Research, Meet Reality

Three cycles in, REthink takes a look at the impact — and the pain points — of acceleration engine Texas Health Catalyst. Its wins could change the way your blood pressure is monitored or your infection is treated. And that’s just to start.

Antibiotics are a mainstay of modern health care. They fight common illnesses like strep throat. They’re an important defense against infection following chemotherapy and surgery. And, increasingly, they’re under threat, as bacteria become “superbugs” adapted to resist them.

At least 2 million people living in the U.S. get an antibiotic-resistant infection each year, and at least 23,000 die, according to the latest numbers from the Centers for Disease Control.

Bryan Davies, a biologist at The University of Texas at Austin, is trying to outrun the superbugs. He’s developed a way to look for new antibiotics to replace the ones that are no longer as effective. It works by engineering bacteria to produce and test molecules that are potentially toxic to themselves, rapidly screening hundreds of thousands of potential drugs for their ability to fight infection.

Davies’ method could generate leads for antibiotics that that kill deadly bacteria like Pseudomonas aeruginosa and Acinetobacter baumannii, which cause potentially lethal infections and have become a scourge of hospitals. But realization of that promise is contingent on industry adoption of his method, which means investor interest — and the money that comes with it — is essential.

In Search of Impact, Sustained Support

Texas Health Catalyst is trying to make sure success happens. The program, run by Dell Medical School, supports researchers, innovators and entrepreneurs university-wide in accelerating the bench-to-market timetable.

What that means can vary. The program helped Davies, the researcher developing the antibiotic discovery mechanism, fund and stage crucial studies that paved the way for additional funding and the creation of a company.

“Support and consulting from Texas Health Catalyst arrived at a vital time and allowed us to complete important validation studies for our approach,” says Davies. “The results helped to solidify investor support and launch a startup based on our discovery platform.”

Nishi Viswanathan, the director of Texas Health Catalyst, cites the support as an example of how the program gets projects “over the hump.”

“Thanks to federal funding, researchers have ample support for basic, or exploratory, work,” says Viswanathan, who previously worked as a physician in her native India and, later, in cancer research in Austin. “What’s missing are impact-focused programs designed for mid-stage research that — with a little boost — has huge potential to address an unmet need.”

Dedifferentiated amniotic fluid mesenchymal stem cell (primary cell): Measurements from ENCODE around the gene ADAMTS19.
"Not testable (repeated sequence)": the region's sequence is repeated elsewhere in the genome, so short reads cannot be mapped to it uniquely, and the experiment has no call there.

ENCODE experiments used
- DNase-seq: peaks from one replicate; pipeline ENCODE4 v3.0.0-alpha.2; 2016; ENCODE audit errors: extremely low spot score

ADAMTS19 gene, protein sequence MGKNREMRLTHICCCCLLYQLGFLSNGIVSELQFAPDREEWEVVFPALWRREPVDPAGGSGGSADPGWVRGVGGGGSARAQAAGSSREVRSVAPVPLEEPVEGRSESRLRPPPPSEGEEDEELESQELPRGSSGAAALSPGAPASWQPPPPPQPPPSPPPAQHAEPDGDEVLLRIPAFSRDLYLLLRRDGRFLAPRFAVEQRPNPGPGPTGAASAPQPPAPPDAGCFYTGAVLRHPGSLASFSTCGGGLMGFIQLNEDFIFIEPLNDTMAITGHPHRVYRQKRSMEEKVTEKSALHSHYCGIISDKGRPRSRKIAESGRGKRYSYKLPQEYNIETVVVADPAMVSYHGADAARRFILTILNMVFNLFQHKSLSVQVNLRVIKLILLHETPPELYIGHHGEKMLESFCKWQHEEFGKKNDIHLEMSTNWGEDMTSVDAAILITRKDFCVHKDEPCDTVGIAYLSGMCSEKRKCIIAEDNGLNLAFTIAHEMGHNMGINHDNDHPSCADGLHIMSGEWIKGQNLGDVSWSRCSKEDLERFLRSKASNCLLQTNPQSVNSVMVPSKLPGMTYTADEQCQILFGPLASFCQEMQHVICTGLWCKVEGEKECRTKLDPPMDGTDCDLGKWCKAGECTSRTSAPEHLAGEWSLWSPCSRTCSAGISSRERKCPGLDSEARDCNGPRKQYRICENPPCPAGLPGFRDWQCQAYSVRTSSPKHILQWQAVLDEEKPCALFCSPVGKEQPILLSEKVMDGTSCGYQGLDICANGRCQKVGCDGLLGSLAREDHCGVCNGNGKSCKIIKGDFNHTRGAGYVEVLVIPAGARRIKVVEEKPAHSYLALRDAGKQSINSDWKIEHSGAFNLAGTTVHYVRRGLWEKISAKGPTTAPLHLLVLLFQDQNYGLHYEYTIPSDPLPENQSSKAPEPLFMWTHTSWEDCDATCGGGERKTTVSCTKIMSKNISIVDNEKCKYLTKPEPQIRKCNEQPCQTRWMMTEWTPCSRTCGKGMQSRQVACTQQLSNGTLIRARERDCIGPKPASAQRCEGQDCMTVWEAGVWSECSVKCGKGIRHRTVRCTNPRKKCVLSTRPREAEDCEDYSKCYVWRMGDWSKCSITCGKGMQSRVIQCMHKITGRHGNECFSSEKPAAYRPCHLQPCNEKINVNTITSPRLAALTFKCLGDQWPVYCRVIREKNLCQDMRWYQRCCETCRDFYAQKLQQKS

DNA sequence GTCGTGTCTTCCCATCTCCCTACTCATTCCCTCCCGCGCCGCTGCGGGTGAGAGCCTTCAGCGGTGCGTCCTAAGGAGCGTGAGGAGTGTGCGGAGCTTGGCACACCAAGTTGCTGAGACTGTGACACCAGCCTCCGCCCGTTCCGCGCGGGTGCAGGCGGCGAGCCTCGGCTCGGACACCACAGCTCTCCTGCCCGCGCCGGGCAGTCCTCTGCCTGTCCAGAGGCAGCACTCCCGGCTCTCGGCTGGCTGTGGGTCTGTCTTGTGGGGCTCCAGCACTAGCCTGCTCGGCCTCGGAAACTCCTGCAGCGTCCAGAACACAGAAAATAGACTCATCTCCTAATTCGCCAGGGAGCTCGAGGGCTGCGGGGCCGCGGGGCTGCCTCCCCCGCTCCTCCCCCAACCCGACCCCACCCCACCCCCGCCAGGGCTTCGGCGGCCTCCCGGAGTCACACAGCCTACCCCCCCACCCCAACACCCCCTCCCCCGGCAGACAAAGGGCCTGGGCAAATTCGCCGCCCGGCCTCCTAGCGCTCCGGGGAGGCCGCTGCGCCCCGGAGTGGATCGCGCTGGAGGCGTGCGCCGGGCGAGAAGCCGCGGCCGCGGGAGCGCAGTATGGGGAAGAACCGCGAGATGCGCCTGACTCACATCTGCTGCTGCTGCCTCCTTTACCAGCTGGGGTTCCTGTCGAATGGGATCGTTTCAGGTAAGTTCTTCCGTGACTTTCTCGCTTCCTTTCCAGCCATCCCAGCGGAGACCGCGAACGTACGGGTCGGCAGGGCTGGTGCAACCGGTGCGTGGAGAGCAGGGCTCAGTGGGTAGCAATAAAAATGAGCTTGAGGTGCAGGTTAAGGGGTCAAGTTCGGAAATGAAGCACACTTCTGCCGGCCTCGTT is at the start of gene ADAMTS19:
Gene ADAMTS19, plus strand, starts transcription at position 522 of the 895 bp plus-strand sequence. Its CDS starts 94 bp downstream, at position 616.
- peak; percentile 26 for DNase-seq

Texas Health Catalyst is unusual, too, in its support model. It dedicates customized resources to developing applicants by making sure they receive feedback from related industry early. Later, it includes long-term support like clinical validation — the process of independently verifying the effectiveness of a device or treatment in a real-world setting, such as a UT Health Austin clinic — and introductions to strategic partners.

Most research acceleration programs are unable or unwilling to sustain support, notes Chris Laing, executive director of Capital City Innovation, a nonprofit that supports Austin’s emerging Innovation District. “Texas Health Catalyst takes a long view,” he says. “It recognizes that early-stage commercialization is a marathon, not a sprint, and it applies the right resources at the right time for a project. Importantly, it also does a great job of handing off to the next partner or investor.”

Take the wearable, minimally invasive “tattoo” that inexpensively measures blood pressure developed by Nanshu Lu, a researcher at Texas’ Cockrell School of Engineering. Following support for regulatory consulting and clinical development provided by Texas Health Catalyst, the program is now assisting Lu in negotiating with a major pharmaceutical company on a potential collaboration. Commercialization of the technology promises to bring a better patient experience at lower cost, in pitch-perfect alignment with Texas Health Catalyst’s — and Dell Med’s — commitment to value-based care.

It is one of several such devices and tools: three cycles in, Texas Health Catalyst has vetted 200-plus projects, provided consulting support to 24 teams and awarded $590,000. Combined, funded projects have since received more than $12 million in continuing funding from private companies and the National Institutes of Health, with six start-up companies formed, four products in clinical validation and two licensed by larger companies for further development.

Still, the program has work to do to prove its model. Even with help, it takes years — and millions of dollars of funding — for most research innovation to find its way to the clinic. Writing a list of success stories will take time if improving health and care remains the yardstick. But organizers are committed.

“Dell Medical School wants to fundamentally drive health by creating new models of care and by maintaining a focus on the entire health ecosystem,” says Ruben Rathnasingham, managing director of the Texas Health CoLab, the innovation and entrepreneurship hub that includes the catalyst program. “We’re here to enable that by fostering the necessary innovation. Our model is designed to do it as effectively as possible, for the benefit of as many people as possible.”

The work is critical, says Viswanathan, the program director: “UT’s motto is, ‘What Starts Here Changes the World.’ If it never leaves here, then it cannot change the world.”

Texas Health Catalyst is a collaborative initiative with the Cockrell School of Engineering, College of Natural Sciences, College of Pharmacy and Office of Technology Commercialization at The University of Texas at Austin.